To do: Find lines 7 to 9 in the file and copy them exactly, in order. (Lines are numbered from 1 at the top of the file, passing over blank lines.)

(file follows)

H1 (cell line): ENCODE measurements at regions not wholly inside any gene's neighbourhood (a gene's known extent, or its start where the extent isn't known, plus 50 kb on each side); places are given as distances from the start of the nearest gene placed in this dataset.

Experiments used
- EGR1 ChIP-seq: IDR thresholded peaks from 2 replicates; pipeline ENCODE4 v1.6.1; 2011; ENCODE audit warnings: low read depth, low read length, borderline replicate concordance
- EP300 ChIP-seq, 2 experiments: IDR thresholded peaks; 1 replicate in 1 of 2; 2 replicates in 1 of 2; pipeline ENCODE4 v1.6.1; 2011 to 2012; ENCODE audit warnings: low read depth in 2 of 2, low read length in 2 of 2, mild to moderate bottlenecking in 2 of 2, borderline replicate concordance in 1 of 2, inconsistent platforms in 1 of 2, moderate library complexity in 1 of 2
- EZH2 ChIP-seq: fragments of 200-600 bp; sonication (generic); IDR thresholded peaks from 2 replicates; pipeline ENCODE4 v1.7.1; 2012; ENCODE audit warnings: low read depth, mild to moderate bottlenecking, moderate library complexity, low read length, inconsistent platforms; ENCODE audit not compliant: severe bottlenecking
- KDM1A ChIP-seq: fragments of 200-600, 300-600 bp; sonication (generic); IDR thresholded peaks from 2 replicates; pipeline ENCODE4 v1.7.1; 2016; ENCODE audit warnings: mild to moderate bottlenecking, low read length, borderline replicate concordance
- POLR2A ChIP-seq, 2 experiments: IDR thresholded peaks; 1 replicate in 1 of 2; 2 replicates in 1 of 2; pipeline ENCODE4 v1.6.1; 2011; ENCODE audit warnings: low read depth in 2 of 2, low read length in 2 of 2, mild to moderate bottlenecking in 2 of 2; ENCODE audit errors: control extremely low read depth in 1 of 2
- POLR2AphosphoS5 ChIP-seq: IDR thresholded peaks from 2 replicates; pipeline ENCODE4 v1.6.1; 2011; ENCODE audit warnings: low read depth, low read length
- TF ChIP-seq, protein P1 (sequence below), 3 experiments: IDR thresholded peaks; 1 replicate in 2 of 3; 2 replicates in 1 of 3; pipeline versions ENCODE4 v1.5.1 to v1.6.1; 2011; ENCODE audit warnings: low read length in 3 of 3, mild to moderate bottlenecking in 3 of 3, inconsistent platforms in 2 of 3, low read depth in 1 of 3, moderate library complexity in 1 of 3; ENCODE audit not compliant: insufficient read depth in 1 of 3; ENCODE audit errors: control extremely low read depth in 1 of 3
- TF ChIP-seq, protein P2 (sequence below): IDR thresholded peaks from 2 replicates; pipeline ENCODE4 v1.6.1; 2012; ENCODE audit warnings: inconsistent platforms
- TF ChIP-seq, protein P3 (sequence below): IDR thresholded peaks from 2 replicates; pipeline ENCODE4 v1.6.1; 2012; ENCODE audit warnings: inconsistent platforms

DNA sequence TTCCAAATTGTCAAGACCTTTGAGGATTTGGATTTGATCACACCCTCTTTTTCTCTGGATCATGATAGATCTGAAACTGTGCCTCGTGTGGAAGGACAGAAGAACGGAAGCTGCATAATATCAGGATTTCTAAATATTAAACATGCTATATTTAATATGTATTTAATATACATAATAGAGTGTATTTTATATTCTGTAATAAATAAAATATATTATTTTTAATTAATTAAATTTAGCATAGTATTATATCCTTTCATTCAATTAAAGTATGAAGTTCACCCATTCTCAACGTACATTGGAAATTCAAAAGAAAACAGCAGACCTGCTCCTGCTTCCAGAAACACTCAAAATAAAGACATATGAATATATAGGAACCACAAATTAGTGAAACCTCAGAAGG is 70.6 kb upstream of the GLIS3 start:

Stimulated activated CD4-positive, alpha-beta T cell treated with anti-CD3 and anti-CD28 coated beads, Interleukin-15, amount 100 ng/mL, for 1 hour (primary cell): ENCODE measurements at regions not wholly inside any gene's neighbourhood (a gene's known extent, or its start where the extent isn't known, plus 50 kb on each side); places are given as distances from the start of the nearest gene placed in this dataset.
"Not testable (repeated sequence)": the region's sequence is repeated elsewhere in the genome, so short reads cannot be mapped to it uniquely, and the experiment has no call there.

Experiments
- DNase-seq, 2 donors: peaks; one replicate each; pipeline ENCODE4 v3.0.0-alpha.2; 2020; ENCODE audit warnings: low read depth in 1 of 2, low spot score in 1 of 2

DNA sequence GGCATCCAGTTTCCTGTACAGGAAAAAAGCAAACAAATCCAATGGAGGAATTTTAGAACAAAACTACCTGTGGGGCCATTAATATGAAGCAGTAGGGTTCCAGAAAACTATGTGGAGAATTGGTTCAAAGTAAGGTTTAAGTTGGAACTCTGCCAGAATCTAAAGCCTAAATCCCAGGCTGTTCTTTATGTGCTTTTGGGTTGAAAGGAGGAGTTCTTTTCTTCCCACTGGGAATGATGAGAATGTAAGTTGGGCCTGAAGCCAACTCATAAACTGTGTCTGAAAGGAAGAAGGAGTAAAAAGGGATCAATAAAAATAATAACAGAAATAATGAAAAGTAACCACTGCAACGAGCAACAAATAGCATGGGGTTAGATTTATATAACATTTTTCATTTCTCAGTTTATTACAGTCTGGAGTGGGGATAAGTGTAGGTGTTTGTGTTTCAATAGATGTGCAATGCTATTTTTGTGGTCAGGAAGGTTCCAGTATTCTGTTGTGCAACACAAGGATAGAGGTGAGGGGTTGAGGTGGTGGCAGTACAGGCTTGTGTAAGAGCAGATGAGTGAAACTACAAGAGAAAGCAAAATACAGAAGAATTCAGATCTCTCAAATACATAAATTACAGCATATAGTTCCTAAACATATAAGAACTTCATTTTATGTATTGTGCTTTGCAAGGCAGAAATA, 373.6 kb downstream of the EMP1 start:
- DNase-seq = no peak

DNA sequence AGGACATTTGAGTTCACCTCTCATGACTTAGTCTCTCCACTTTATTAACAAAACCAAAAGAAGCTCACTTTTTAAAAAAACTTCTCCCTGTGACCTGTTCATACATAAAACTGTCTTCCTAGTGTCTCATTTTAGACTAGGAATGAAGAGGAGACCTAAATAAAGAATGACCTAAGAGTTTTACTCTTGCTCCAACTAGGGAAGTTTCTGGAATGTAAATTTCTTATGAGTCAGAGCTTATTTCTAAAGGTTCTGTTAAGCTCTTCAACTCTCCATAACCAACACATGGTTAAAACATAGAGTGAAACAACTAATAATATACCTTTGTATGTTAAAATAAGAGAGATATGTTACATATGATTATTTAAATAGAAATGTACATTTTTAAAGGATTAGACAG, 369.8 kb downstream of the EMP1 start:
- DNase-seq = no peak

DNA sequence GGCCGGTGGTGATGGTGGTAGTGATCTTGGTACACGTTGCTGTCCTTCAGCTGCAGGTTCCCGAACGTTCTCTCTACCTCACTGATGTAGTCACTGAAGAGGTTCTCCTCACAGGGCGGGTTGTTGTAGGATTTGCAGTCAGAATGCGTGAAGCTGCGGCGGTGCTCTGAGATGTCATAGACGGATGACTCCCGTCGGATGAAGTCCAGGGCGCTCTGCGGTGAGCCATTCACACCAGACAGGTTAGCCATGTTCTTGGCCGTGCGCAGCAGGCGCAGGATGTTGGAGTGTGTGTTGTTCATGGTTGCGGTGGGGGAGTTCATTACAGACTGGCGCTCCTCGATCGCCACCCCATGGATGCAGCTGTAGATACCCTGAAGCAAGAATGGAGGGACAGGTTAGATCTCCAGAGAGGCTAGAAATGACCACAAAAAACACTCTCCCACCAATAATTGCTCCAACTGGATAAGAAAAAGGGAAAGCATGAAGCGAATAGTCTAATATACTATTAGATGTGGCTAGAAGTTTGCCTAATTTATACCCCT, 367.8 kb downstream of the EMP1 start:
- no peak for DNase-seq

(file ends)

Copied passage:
- POLR2A ChIP-seq, 2 experiments: IDR thresholded peaks; 1 replicate in 1 of 2; 2 replicates in 1 of 2; pipeline ENCODE4 v1.6.1; 2011; ENCODE audit warnings: low read depth in 2 of 2, low read length in 2 of 2, mild to moderate bottlenecking in 2 of 2; ENCODE audit errors: control extremely low read depth in 1 of 2
- POLR2AphosphoS5 ChIP-seq: IDR thresholded peaks from 2 replicates; pipeline ENCODE4 v1.6.1; 2011; ENCODE audit warnings: low read depth, low read length
- TF ChIP-seq, protein P1 (sequence below), 3 experiments: IDR thresholded peaks; 1 replicate in 2 of 3; 2 replicates in 1 of 3; pipeline versions ENCODE4 v1.5.1 to v1.6.1; 2011; ENCODE audit warnings: low read length in 3 of 3, mild to moderate bottlenecking in 3 of 3, inconsistent platforms in 2 of 3, low read depth in 1 of 3, moderate library complexity in 1 of 3; ENCODE audit not compliant: insufficient read depth in 1 of 3; ENCODE audit errors: control extremely low read depth in 1 of 3